630m Crossband Summary



Friday evening's 630m crossband activity was 'interesting' in many respects. Propagation, which had been improving slowly, chose to follow Murphy's Law. The K-index, holding at a quiet '1', rose to level '3' by the time our event had concluded, as the geomagnetic activity ramped up. Additionally, lightning pocketed various areas of the continent, making listening noisy for many.

From here on Mayne Island (CN88iu), good two-way CW crossband contacts were made with the stations in the following order:
  • N7IO (Seattle, Washington)
  • VE7CA (North Vancouver, BC)
  • KK7UV (Missoula, Montana)
  • NW7E (Bend, Oregon)
  • KU7Z (Ogden, Utah)
  • VA5LF (Saskatoon, Sakatchewan)
  • K7SF (Portland, Oregon)
  • VE7BKX (North Vancouver, BC)
  • K6TOP (Los Gatos, California)
  • ABØCW (Westminster, Colorado)
  • NO3M (Saegerton, Pennsylvania)
  • KB5NJD (Duncanville, Texas)
  • W7MTL (Independence, Oregon)
'Heard' reports were received from:
  • KØSBV (Tucson, Arizona)
  • WB6DCE (Seaside, California)
  • KO6BB (Merced, California)
  • K6CLS (Palo Alto, California)
  • WY3B (Kaneohe, Hawaii)
  • AA7U (La Grande, Oregon)
More than one of the DX contacts mentioned using just their HF dipole for listening to my signals on 630m and simply 'A-B' switching their transceiver's frequency while two of those sending 'heard' reports were using 100' longwires. Mike Tuggle (WY3B) in Hawaii was using his amazing 1-MOSFET regen and small inverted 'L' !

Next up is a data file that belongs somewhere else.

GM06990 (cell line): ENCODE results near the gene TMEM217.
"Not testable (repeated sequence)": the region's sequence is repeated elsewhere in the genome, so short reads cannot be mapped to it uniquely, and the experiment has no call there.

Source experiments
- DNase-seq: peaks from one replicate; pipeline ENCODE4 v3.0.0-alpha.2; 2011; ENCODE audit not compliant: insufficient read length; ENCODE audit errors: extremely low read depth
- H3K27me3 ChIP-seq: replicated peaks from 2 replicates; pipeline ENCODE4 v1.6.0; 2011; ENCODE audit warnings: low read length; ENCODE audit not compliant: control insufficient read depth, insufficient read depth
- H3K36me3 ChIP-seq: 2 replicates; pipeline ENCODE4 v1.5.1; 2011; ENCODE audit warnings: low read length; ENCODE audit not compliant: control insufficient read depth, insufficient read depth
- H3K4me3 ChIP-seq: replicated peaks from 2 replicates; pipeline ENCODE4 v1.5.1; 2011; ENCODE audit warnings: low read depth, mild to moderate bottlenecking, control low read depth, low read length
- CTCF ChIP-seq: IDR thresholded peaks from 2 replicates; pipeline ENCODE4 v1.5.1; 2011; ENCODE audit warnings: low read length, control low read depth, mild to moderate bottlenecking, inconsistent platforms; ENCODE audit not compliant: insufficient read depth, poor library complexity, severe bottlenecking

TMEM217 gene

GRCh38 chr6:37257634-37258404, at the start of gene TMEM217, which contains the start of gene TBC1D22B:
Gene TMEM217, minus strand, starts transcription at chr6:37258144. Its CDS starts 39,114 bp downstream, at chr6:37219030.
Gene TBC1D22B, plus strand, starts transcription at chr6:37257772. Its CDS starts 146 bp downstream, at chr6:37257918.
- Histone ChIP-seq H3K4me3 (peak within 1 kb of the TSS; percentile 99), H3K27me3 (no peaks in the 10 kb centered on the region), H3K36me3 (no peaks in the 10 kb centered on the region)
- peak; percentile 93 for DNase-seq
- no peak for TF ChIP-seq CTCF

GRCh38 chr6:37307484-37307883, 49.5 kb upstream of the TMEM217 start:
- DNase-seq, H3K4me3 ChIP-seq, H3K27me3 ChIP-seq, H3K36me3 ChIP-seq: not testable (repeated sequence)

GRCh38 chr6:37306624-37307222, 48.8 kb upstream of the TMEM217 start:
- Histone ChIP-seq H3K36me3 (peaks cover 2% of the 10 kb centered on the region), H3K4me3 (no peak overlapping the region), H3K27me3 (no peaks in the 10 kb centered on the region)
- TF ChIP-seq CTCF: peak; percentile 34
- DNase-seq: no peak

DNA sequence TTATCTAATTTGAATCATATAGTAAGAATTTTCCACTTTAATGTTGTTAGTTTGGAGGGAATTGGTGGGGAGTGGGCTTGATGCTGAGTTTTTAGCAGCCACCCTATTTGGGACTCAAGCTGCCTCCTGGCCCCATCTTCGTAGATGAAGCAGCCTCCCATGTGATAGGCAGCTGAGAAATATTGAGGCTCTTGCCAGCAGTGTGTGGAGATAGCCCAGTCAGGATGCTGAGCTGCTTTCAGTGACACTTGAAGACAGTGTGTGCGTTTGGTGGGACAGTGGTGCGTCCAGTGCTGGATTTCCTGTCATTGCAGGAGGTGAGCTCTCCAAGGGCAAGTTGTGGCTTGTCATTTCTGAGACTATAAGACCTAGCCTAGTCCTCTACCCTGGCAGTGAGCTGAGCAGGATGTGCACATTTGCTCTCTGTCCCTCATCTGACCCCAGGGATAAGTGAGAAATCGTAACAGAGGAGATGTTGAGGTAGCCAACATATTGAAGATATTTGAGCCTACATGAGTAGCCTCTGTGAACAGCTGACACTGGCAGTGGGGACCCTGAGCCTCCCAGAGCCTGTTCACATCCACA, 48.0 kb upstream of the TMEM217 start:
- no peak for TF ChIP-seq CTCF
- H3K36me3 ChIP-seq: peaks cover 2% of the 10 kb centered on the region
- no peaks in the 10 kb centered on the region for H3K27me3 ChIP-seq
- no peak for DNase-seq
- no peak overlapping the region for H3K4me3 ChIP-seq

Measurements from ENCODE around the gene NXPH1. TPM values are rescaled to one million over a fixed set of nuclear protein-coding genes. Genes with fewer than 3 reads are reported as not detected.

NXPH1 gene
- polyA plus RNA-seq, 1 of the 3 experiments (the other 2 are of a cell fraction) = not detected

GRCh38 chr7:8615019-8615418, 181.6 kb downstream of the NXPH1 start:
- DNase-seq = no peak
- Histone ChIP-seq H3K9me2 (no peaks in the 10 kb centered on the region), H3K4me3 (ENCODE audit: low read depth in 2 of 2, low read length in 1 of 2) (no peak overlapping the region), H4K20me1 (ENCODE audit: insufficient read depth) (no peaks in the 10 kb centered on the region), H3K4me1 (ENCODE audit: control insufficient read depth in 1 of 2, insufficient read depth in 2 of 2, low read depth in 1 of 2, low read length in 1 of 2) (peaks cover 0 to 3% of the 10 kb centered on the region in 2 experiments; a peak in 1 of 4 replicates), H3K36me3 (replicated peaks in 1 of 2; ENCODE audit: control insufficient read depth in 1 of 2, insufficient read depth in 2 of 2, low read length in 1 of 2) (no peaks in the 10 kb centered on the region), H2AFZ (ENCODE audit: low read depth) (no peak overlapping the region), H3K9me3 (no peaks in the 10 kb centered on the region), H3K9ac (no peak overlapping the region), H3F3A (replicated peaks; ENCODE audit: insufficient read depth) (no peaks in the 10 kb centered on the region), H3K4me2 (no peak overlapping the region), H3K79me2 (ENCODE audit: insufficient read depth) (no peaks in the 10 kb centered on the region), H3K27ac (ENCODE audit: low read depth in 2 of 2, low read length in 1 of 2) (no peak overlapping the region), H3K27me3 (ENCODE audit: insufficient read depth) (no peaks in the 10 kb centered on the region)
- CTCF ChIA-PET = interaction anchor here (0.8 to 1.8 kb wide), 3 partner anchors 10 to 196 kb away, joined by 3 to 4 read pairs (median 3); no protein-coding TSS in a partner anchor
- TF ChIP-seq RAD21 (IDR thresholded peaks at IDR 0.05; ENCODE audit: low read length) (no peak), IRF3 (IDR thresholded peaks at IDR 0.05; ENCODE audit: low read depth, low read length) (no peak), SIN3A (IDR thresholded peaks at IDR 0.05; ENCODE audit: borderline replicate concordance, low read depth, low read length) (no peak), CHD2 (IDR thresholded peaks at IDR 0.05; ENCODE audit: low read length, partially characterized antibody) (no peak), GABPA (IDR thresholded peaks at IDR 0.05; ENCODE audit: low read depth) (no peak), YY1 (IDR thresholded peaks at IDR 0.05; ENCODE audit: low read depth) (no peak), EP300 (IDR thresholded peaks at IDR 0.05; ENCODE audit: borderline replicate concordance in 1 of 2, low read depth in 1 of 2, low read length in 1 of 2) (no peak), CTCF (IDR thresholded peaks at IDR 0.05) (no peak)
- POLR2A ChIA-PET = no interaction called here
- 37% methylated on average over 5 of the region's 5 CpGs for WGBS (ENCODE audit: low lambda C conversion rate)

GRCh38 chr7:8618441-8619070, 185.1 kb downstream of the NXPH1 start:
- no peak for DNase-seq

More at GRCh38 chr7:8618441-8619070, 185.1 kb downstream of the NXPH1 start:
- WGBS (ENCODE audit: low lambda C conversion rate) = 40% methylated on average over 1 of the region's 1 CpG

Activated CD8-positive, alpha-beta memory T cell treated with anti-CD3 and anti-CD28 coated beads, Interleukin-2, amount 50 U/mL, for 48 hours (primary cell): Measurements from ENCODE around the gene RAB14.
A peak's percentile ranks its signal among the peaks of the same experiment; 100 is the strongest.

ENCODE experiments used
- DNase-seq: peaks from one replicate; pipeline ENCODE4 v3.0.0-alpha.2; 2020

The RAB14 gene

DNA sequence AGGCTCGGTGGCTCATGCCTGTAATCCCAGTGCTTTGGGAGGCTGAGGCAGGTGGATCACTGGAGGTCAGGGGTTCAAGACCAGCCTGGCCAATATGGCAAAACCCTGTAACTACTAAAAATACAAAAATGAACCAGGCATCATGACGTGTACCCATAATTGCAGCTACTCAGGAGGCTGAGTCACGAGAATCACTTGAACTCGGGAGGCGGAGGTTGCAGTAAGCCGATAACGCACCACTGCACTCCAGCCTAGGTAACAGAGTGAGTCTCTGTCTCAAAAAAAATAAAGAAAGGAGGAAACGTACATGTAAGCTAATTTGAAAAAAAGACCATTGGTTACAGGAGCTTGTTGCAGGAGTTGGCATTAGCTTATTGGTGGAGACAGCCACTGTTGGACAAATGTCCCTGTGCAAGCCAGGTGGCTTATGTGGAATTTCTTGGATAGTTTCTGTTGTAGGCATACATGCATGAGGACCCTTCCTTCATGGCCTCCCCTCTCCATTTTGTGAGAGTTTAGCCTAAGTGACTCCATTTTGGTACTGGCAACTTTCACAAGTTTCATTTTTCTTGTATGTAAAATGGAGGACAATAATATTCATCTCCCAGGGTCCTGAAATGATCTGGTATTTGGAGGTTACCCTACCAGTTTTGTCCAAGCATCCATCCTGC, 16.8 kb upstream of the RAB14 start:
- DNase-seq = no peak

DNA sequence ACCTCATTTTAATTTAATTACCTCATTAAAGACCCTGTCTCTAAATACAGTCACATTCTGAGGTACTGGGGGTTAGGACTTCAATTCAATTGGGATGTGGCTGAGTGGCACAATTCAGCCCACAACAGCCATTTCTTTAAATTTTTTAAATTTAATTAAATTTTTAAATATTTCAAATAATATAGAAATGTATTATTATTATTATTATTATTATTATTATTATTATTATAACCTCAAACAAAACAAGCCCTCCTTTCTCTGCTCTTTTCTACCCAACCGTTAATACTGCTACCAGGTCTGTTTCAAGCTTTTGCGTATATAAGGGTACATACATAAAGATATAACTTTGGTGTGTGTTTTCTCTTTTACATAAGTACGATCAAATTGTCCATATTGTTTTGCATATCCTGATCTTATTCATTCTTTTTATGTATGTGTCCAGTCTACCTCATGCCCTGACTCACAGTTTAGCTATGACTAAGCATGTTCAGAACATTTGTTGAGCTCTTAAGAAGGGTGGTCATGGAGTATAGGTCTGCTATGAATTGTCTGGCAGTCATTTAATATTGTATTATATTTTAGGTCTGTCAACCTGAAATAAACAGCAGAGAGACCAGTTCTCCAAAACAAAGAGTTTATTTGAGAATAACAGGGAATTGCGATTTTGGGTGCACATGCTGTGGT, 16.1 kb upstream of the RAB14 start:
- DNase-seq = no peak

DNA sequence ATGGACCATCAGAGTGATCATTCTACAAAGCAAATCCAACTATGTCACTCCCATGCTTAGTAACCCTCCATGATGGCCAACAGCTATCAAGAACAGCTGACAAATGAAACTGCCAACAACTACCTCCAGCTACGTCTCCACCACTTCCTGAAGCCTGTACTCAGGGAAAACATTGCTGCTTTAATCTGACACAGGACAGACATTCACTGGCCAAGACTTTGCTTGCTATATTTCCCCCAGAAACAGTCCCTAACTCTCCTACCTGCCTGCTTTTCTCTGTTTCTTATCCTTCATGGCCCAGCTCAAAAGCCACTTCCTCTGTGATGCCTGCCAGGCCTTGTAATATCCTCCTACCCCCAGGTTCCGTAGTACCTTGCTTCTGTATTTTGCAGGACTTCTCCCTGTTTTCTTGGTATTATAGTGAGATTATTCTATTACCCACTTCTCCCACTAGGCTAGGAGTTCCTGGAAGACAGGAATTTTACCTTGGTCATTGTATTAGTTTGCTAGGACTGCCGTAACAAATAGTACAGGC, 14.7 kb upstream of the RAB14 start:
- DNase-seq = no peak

I was also more than excited to exchange signal reports with Pennsylvania and Texas. Considering conditions, this distance was far beyond my expectation but both of these stations have very efficient, dedicated 630m antenna systems.

John, VE7BDQ, worked the following stations on crossband:

  • VE7CA (North Vancouver, BC)
  • W7DRA (Seattle, Washington)
  • N7IO (Seattle, Washington)
  • NW7E (Bend, Oregon)
  • KK7UV (Missoula, Montana)
  • KU7Z (Ogden, Utah)
  • VA7JWS (Delta, BC)
  • VA5LF (Saskatoon, Sakatchewan)
  • WB6W (Oysterville, Washington)
'Heard'  reports were received from:
  • K5HK (Reno, Nevada)
  • KØSBV (Tucson, Arizona)
  • WY3B (Kaneohe, Hawaii)

It was gratifying to see all of these fellows making the effort to listen for our signals or to attempt the QSO.

This exercise taught me a few things about our new band.
  • It is not necessary to have huge antennas and acreage to make this band work. Good solid contacts can be easily made with small backyard antenna systems.
  • With good systems on both ends, transcontinental QSO's can be made.
  • There really should be more interest by Canadian amateurs in their newest band as so much work has been put into securing this portion of the spectrum as a ham band. It was very disappointing not to work any stations in VE6, VE4 or VE3 land.
  • There is already much interest in this band by U.S. amateurs, many of them anxiously awaiting the day that they can also call it a ham band.

I would like very much to continue this type of crossband activity to try and generate more interest in our new band. I'm presently considering a weekly, one-night crossband operation, similar to Friday's event, perhaps running for one hour per week. The main difficulty will be in getting the word out to those that might wish to participate.
Steve McDonald, VE7SL, is a regular contributor to AmateurRadio.com and writes from British Columbia, Canada. Contact him at [email protected].

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